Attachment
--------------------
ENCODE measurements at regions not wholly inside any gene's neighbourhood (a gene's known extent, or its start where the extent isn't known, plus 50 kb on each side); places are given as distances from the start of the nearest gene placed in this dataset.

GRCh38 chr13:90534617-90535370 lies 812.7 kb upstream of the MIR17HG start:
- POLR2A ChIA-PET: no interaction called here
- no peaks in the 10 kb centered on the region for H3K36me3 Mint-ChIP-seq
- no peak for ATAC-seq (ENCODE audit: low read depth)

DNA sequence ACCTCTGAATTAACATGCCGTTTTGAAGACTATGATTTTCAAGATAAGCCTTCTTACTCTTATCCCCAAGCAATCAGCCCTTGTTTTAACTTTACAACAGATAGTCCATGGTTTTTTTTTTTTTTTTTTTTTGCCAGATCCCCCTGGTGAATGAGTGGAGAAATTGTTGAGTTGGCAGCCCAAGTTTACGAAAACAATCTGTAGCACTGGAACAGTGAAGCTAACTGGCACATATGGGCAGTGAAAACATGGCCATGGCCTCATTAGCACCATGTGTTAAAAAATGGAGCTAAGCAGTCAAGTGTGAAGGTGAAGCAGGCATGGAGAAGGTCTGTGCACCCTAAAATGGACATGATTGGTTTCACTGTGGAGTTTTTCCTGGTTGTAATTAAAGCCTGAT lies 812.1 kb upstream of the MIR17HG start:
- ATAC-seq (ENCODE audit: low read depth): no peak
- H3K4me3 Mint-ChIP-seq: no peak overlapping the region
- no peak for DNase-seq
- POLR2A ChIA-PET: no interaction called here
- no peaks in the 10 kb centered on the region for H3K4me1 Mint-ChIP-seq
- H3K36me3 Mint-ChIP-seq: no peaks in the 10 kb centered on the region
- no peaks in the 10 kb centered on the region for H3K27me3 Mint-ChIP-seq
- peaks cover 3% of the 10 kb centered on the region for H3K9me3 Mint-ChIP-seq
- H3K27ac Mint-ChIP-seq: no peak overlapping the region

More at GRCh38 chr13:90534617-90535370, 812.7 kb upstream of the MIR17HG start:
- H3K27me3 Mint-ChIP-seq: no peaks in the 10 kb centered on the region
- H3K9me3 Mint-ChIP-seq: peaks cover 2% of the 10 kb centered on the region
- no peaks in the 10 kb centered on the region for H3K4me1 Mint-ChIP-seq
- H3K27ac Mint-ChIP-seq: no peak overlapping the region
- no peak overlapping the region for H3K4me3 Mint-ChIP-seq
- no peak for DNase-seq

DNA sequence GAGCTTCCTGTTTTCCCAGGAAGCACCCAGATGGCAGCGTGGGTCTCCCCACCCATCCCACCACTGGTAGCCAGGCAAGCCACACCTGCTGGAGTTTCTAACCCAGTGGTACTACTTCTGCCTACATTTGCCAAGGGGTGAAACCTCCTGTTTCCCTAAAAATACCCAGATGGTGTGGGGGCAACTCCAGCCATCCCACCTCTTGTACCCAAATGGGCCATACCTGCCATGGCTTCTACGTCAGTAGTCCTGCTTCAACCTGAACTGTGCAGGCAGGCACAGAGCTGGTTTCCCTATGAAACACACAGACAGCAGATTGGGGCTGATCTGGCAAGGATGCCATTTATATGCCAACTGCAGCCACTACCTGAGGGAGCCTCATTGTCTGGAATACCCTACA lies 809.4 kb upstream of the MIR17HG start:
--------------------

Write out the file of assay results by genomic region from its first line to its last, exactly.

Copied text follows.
ENCODE measurements at regions not wholly inside any gene's neighbourhood (a gene's known extent, or its start where the extent isn't known, plus 50 kb on each side); places are given as distances from the start of the nearest gene placed in this dataset.

GRCh38 chr13:90534617-90535370 lies 812.7 kb upstream of the MIR17HG start:
- POLR2A ChIA-PET: no interaction called here
- no peaks in the 10 kb centered on the region for H3K36me3 Mint-ChIP-seq
- no peak for ATAC-seq (ENCODE audit: low read depth)

DNA sequence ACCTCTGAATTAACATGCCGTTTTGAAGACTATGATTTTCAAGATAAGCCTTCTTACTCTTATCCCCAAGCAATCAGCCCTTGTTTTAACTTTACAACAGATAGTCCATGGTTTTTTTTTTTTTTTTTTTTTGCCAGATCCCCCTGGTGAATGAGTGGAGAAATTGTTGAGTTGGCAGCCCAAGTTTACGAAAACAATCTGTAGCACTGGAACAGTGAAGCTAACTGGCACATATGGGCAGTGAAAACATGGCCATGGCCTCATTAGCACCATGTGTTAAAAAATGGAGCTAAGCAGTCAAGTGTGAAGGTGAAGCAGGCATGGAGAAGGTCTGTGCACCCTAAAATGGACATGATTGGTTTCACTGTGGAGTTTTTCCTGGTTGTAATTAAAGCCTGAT lies 812.1 kb upstream of the MIR17HG start:
- ATAC-seq (ENCODE audit: low read depth): no peak
- H3K4me3 Mint-ChIP-seq: no peak overlapping the region
- no peak for DNase-seq
- POLR2A ChIA-PET: no interaction called here
- no peaks in the 10 kb centered on the region for H3K4me1 Mint-ChIP-seq
- H3K36me3 Mint-ChIP-seq: no peaks in the 10 kb centered on the region
- no peaks in the 10 kb centered on the region for H3K27me3 Mint-ChIP-seq
- peaks cover 3% of the 10 kb centered on the region for H3K9me3 Mint-ChIP-seq
- H3K27ac Mint-ChIP-seq: no peak overlapping the region

More at GRCh38 chr13:90534617-90535370, 812.7 kb upstream of the MIR17HG start:
- H3K27me3 Mint-ChIP-seq: no peaks in the 10 kb centered on the region
- H3K9me3 Mint-ChIP-seq: peaks cover 2% of the 10 kb centered on the region
- no peaks in the 10 kb centered on the region for H3K4me1 Mint-ChIP-seq
- H3K27ac Mint-ChIP-seq: no peak overlapping the region
- no peak overlapping the region for H3K4me3 Mint-ChIP-seq
- no peak for DNase-seq

DNA sequence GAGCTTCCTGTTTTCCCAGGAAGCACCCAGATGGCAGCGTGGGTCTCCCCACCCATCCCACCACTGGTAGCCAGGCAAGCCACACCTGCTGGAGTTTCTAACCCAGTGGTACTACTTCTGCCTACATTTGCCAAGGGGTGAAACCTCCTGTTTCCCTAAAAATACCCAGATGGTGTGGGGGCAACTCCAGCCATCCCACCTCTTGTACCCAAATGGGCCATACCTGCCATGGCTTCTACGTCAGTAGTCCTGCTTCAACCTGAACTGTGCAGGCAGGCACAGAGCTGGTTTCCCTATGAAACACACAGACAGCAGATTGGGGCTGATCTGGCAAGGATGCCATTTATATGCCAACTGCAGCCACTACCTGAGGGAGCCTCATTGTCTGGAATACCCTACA lies 809.4 kb upstream of the MIR17HG start: